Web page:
Friday, May 02, 2003


So how have we reached the stage where the racist British National Party are the main party of opposition in Burnley and seeing their vote rise across the north of England.

I don’t live in Burnley anymore but was born in the town and have spent most of my life in the area. My family and friends are still in the Burnley area and I return regularly. I was in the town when the race riots occurred that first brought the problems there to national attention. The local election results are depressingly predictable – when I was back home a month ago everyone was convinced there would be a BNP breakthrough.

Burnley has serious economic and social problems – unemployment, low pay, poor housing, crime and plenty of anti-social behaviour and it has a pretty poorly run council. But so do plenty of other towns and they don’t vote in eight BNP councillors – yet.

There has been so much spouted over the past few years about the reasons for the rise of the BNP in these areas. The consensus now appears to be that voting for the BNP is a ‘protest against the neglect of the mainstream parties’ – and there is some truth in this. It certainly helps the BNP that the Liberal Democrats and the Conservatives are in such a poor state of repair in the town that they didn’t even stand candidates in some wards.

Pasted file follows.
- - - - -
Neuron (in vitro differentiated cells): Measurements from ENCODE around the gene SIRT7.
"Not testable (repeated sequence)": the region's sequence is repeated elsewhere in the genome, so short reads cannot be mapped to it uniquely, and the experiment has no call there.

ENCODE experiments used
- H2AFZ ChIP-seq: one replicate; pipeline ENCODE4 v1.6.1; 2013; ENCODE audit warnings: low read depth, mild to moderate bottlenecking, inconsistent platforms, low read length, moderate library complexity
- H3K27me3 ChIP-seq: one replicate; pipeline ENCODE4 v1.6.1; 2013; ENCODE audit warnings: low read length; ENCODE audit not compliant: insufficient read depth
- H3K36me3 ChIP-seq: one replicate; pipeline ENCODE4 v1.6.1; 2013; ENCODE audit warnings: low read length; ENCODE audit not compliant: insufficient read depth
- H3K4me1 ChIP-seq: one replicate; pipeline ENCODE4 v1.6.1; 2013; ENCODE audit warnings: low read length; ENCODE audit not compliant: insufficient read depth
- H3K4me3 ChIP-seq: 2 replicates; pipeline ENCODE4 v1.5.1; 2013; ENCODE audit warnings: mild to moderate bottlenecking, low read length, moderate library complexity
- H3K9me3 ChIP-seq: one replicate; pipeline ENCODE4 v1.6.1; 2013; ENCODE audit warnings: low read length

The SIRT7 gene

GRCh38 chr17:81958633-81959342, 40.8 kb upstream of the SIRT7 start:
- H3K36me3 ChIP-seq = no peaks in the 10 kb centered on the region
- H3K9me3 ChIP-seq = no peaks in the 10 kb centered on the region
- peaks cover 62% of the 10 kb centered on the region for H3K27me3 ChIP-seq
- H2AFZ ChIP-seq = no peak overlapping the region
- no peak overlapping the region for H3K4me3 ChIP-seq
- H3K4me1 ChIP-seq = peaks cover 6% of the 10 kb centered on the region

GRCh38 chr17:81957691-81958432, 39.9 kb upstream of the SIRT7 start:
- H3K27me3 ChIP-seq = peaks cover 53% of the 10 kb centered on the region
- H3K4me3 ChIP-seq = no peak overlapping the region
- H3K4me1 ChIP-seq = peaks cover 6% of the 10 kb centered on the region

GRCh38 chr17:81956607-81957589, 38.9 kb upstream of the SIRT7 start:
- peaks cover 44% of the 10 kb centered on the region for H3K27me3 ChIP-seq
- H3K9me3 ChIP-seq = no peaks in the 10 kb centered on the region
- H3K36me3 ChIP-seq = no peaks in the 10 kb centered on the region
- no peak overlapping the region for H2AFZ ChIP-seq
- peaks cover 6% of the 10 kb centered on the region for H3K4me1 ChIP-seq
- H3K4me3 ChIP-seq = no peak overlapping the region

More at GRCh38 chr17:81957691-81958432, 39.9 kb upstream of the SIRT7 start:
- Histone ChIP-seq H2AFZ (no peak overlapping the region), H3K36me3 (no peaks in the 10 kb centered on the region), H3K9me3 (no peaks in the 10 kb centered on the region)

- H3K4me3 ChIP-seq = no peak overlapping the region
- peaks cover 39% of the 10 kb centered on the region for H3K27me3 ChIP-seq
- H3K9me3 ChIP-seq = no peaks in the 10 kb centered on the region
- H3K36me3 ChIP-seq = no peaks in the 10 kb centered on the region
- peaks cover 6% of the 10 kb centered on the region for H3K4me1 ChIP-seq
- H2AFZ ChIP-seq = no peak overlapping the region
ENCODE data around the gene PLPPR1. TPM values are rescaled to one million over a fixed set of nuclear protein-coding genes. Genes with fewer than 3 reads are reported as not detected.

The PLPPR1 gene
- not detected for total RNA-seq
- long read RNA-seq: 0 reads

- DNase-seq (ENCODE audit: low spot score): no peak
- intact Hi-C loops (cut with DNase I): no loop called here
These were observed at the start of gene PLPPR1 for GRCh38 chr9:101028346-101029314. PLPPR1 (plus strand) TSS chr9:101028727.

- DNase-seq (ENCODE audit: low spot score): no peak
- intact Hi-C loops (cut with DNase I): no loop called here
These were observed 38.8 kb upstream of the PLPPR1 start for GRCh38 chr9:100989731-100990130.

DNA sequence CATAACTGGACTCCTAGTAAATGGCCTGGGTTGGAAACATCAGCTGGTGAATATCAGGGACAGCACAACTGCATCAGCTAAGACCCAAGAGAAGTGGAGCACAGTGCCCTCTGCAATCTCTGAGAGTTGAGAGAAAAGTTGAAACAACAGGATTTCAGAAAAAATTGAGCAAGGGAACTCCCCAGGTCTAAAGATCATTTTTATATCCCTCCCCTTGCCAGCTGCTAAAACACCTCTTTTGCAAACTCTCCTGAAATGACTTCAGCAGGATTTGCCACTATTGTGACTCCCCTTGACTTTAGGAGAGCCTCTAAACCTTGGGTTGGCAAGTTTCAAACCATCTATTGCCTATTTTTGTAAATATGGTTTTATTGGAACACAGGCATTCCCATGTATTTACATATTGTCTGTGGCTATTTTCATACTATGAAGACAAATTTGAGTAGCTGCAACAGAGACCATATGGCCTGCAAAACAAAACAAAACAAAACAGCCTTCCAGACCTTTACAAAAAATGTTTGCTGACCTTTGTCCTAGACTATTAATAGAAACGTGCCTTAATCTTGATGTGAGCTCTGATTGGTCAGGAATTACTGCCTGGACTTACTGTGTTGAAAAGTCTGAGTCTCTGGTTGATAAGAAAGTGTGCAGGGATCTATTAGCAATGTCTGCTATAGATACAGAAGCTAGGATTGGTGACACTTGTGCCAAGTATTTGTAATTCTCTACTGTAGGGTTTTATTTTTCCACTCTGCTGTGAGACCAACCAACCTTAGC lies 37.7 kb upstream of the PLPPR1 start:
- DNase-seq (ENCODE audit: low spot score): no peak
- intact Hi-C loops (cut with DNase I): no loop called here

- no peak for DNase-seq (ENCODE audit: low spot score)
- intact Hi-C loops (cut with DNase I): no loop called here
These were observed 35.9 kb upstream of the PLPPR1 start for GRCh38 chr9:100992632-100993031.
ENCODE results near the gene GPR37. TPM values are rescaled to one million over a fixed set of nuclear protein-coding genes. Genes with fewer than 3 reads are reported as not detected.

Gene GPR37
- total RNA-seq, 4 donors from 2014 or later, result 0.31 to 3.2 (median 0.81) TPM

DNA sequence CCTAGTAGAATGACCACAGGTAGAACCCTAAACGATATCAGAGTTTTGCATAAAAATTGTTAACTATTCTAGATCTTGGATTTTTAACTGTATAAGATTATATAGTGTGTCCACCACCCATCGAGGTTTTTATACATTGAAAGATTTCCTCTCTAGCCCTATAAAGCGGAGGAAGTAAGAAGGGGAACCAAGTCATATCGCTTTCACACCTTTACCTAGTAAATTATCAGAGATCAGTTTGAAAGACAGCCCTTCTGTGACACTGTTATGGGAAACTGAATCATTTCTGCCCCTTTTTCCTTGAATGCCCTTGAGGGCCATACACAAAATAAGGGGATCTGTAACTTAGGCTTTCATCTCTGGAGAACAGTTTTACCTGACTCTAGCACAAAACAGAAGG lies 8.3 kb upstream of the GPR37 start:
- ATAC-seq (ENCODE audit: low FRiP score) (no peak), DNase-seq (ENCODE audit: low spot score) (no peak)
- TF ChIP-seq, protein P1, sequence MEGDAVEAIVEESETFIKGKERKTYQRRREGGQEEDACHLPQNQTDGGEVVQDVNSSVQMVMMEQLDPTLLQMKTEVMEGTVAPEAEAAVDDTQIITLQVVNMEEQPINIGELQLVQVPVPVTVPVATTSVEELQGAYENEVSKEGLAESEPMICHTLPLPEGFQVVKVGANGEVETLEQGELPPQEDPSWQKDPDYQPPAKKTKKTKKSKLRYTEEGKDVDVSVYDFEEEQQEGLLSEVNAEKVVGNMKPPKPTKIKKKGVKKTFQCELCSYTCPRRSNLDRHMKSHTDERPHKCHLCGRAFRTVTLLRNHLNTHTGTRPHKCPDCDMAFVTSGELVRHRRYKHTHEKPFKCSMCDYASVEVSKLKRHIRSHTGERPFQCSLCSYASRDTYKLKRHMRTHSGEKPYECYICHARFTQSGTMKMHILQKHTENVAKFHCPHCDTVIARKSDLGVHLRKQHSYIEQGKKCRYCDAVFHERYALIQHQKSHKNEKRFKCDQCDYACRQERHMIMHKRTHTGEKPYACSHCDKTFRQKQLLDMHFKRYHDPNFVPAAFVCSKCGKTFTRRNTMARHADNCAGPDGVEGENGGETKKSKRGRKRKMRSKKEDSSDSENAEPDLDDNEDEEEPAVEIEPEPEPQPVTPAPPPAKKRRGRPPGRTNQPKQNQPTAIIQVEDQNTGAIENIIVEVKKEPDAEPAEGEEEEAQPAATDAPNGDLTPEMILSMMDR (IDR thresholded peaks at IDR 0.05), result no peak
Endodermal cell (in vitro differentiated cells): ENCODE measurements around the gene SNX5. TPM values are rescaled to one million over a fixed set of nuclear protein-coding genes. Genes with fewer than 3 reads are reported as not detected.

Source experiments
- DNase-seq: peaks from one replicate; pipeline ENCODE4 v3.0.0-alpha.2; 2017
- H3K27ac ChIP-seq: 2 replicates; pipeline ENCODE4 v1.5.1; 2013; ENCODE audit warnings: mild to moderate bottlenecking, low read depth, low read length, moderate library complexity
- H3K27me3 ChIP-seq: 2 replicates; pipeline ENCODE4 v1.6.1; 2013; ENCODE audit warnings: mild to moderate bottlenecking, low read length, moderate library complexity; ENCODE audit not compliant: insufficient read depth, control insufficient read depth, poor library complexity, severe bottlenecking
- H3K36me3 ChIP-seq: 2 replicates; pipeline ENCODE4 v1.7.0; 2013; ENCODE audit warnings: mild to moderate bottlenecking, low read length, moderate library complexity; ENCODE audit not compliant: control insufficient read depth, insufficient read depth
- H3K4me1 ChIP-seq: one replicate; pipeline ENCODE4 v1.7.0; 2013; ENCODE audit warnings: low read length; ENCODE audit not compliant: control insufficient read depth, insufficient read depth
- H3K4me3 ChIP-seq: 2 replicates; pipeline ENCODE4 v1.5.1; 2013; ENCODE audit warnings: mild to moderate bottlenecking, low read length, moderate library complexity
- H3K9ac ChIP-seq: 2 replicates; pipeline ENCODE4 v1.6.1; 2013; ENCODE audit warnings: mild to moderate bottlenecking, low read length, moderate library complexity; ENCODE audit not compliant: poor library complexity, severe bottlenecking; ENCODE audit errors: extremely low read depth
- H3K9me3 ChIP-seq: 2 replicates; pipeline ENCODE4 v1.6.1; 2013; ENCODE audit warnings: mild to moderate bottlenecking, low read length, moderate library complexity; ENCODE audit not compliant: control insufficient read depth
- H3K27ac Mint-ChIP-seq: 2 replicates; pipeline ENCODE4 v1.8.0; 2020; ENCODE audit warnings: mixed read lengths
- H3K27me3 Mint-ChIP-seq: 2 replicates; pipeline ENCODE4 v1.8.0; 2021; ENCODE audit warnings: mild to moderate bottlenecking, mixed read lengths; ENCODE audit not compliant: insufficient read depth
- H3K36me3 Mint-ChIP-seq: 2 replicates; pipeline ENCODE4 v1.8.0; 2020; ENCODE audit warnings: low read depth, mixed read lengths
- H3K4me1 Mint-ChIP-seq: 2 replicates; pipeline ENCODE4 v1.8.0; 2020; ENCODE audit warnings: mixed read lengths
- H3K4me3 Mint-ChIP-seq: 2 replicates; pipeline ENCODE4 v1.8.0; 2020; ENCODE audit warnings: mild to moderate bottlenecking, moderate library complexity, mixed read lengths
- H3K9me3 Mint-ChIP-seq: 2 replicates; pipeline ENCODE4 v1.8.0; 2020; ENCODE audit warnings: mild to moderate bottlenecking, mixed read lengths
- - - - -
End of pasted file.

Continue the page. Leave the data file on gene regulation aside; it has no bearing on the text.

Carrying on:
We also hear the BNP ‘protest vote’ is result of New Labour abandoning their traditional working class support base. I don’t buy this one. I don't believe people who think Blair has moved Labour too far from Clause Four socialism are going to vote fascist as a protest. Come on, if it is the fault of a shift to the centre from Labour then why did the Socialist Alliance get such derisory results? Yes, Labour has let down these communities – that might explain the damagingly low turn outs but not the motives of the BNP voters.

This view also assumes that it is the white working class ‘natural Labour voter’ who are the exclusive supporters of the BNP, but there is plenty of evidence to show that is not the case. A large chunk of the BNP vote in Burnley comes from the relatively affluent semi-villages on the outskirts of the town. These areas, like Cliviger and Worsthorne have almost no Asian residents and much less of the social problems that afflict the centre of town. The BNP voters resent ‘their money’ being spent in the Asian ghettos (and yes they are ghettos). There are plenty of ex-Tory voters backing the BNP (there was always a racist vote for the Tories as Thatcher knew very well) but it is by no means only the disillusioned white working class opting for the BNP.

No, sorry to break it to you, but there is a harsh truth that people are going to have to face up to – the BNP vote is a racist vote, pure and simple. The BNP know that and they have devised their strategy around addressing the concerns of racists and making an appeal to them. Mainstream politicians insist on saying that not all BNP voters are racists. Perhaps, but the vast majority of them are.